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The ‘dry heat’ arrives in Arizona

A postcard of Yuma possibly used as an advertisement to lure health seekers to the Southwest’s therapeutic climate.

In his 1878 book “Picturesque Arizona,” Enoch Conklin quotes Dr. A. M. Loryea: “The heat in Arizona, though high, is endurable in consequence of the dryness.” His statement may be the precursor to Arizona’s most quoted weather phrase: “but it’s a dry heat, so you don’t mind it.”

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Lady of the Red Rose Bush

A descendent of Margaret (Maggie) Griffiths Hunt McCormick’s original rose bush sits near the main entrance to Old Main on Northern Arizona University’s north campus, next to Daughters of the American Revolution’s historic George Washington Elm tree.

In 1865, Margaret (Maggie) Griffiths Hunt McCormick, the lovely young bride of then-Territorial Secretary of State Richard C. McCormick, traveled with her groom to their new home in Prescott. To remind her of her childhood days, she planted a rose bush from New Jersey next to her Arizona home, which was the Governor’s Mansion, as Richard was named the second territorial governor in 1866.

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Oliver Comstock, Unsung Arizona Hero (access required)

Sporting a pith helmet, linen suit and big white mutton chop sideburns, Oliver E. Comstock pedaled his bicycle along Tucson’s dusty roads with a soup kettle hanging from the handlebars. He will never be as famous as Wyatt Earp, but he was a real hero to Tent City residents.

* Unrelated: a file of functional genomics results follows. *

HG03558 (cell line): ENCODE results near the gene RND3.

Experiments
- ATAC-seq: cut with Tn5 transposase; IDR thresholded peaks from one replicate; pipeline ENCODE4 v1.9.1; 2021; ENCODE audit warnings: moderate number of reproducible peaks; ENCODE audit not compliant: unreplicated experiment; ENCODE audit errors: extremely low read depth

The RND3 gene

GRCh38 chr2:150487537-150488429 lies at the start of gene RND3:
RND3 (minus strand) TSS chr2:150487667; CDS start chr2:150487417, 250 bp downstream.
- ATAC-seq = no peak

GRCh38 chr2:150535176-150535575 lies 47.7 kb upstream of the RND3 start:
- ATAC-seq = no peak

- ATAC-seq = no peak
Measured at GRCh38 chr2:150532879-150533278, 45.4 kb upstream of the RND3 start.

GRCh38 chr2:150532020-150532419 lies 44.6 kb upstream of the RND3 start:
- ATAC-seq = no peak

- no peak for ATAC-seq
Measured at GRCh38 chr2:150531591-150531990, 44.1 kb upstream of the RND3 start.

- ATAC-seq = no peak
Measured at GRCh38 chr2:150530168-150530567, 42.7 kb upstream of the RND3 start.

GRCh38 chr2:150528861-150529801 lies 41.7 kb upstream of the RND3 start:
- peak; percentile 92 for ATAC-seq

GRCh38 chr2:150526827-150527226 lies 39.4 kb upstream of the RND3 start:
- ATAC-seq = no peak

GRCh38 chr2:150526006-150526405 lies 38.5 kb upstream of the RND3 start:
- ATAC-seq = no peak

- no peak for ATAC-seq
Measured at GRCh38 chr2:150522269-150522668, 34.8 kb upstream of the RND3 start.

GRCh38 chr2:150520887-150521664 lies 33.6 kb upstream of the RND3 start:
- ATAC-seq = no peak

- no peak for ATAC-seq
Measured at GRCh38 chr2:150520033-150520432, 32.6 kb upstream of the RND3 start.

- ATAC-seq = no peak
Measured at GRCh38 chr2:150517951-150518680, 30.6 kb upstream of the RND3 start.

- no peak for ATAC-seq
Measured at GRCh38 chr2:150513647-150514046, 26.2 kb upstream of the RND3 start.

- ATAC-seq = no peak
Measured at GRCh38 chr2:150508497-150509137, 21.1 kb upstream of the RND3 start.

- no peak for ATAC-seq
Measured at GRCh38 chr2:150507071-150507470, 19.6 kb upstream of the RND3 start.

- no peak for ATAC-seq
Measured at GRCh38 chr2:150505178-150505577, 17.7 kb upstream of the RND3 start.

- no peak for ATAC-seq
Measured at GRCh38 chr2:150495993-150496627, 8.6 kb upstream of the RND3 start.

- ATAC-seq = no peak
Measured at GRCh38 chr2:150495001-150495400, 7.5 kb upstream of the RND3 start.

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Arizona Firsts: Dr. Rosa Goodrich Boido, M.D. (access required)

Rosa Goodrich Boido was born in Navasota, Texas, Feb. 24, 1870, to Briggs Goodrich and Rosa Meador. Briggs Goodrich served as Arizona Territory’s attorney general from 1887-1888, and his brother, Ben Goodrich, represented Cochise County as a member of the Territorial Legislature in 1909.

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Heinrich Balduin Möllhausen: German writer, Arizona’s unlikely explorer (access required)

Long before movie cowboys like John Wayne, Gary Cooper and Randolph Scott arrived on the scene, Arizona hosted a different brand of frontiersman. One unlikely adventurer, Heinrich Balduin Möllhausen, was among the first to sketch the Grand Canyon, paint watercolors of the Cocopah, Mojave and Navajo Indian tribes, and recount his observations for a world audience. Möllhausen’s biographer, Preston Barba, referred to him as the James Fenimore Cooper of Germany.

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Gossip about the Pimas (access required)

Inscribed “Pima Buck,” this meticulously posed photograph of a young Pima man was taken in 1894, probably in a Tucson studio. While inherently demeaning, the photo was indicative of the “noble savage” motif then popular among Easterners and others.

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Will C. Barnes (access required)

Will Croft Barnes is best remembered for his concluding opus, “Arizona Place Names,” a book published in 1935, preceding his death a few months later. The book is still in print, which is a testament to its enduring value to both readers and scholars.

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Rations Day at San Carlos (access required)

With little else to look forward to, rations day on the San Carlos Apache Reservation was an event. As evidenced by this photo, taken about 1895, men, women and children, on horseback, muleback, and accompanied by their dogs, converged on agency headquarters to receive their weekly allotment.

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